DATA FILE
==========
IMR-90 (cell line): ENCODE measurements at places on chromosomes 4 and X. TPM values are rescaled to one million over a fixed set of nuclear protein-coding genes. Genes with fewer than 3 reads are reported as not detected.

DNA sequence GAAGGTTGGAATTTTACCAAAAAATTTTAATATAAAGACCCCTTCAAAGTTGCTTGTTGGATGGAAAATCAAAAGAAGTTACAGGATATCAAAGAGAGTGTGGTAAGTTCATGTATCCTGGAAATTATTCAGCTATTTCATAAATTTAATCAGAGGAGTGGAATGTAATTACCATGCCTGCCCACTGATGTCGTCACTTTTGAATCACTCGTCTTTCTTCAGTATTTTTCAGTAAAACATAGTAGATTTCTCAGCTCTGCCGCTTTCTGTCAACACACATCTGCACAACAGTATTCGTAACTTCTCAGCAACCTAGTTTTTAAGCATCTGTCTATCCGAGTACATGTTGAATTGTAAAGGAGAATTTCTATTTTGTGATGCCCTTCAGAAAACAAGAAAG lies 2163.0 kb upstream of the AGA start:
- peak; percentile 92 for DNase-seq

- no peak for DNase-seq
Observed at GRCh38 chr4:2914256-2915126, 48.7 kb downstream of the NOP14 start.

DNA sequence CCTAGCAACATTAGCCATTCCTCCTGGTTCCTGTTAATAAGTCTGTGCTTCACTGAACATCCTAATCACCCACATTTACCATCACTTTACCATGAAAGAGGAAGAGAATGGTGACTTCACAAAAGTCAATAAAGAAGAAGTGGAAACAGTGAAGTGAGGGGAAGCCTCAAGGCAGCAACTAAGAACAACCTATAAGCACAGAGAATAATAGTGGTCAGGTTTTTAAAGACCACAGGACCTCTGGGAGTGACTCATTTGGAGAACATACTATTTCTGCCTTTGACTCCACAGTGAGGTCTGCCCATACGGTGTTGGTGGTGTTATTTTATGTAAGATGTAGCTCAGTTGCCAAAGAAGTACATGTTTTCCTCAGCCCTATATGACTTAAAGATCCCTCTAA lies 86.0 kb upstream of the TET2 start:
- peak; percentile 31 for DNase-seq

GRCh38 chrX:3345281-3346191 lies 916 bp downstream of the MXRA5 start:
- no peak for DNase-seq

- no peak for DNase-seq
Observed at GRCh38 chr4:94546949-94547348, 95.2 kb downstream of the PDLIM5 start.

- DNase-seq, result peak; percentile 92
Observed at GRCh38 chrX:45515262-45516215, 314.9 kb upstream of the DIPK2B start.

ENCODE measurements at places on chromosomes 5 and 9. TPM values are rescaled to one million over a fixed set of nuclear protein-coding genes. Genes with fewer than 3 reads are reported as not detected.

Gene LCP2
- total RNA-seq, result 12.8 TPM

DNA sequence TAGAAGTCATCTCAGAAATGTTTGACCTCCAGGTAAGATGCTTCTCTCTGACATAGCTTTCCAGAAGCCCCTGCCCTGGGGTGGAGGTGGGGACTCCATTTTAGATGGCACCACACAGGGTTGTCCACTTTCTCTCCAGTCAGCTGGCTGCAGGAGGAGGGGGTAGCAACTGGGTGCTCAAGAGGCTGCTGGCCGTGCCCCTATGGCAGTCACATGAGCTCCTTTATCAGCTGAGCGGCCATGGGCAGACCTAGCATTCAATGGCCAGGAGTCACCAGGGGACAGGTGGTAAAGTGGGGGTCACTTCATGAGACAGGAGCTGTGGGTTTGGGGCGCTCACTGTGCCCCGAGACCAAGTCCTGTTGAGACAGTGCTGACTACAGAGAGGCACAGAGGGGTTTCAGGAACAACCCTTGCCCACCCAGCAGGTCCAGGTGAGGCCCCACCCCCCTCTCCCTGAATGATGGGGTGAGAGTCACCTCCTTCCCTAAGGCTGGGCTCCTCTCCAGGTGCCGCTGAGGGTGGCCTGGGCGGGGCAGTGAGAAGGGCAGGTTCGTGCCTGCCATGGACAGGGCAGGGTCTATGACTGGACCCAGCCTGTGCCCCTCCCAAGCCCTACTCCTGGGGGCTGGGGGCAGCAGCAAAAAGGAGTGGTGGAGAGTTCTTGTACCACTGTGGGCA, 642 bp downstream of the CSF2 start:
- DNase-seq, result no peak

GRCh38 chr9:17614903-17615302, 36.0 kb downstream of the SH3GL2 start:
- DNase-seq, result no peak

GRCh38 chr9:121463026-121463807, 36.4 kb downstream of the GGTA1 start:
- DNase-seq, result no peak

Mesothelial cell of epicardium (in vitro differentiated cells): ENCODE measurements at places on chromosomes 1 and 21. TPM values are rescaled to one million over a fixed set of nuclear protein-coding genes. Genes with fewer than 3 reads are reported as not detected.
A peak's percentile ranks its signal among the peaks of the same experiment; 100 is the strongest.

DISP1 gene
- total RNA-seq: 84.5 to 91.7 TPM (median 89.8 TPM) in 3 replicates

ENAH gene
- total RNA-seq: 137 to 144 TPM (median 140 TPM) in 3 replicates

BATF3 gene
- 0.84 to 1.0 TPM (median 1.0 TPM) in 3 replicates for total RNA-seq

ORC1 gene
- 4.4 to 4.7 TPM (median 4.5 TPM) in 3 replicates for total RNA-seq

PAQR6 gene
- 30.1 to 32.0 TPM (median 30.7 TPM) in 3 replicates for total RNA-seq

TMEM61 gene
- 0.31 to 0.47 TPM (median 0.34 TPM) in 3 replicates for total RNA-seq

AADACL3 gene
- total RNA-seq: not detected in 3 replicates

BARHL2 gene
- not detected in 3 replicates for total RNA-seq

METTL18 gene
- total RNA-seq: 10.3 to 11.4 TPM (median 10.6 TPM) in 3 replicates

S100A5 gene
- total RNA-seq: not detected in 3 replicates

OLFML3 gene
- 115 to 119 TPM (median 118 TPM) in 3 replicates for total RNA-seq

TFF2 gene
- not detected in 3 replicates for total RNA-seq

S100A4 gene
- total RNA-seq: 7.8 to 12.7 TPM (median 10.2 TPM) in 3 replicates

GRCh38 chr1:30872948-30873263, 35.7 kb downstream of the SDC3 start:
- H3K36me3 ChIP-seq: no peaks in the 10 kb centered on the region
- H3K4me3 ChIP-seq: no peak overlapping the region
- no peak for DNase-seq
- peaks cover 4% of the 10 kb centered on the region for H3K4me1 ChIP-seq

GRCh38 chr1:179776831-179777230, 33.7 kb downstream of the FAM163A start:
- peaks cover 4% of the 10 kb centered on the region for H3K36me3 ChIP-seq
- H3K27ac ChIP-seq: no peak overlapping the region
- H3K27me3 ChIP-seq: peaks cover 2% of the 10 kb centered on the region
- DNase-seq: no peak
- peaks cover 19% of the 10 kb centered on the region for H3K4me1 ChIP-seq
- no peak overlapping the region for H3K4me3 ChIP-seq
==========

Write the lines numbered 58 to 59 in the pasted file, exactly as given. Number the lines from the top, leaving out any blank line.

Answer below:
- H3K27ac ChIP-seq: no peak overlapping the region
- H3K27me3 ChIP-seq: peaks cover 2% of the 10 kb centered on the region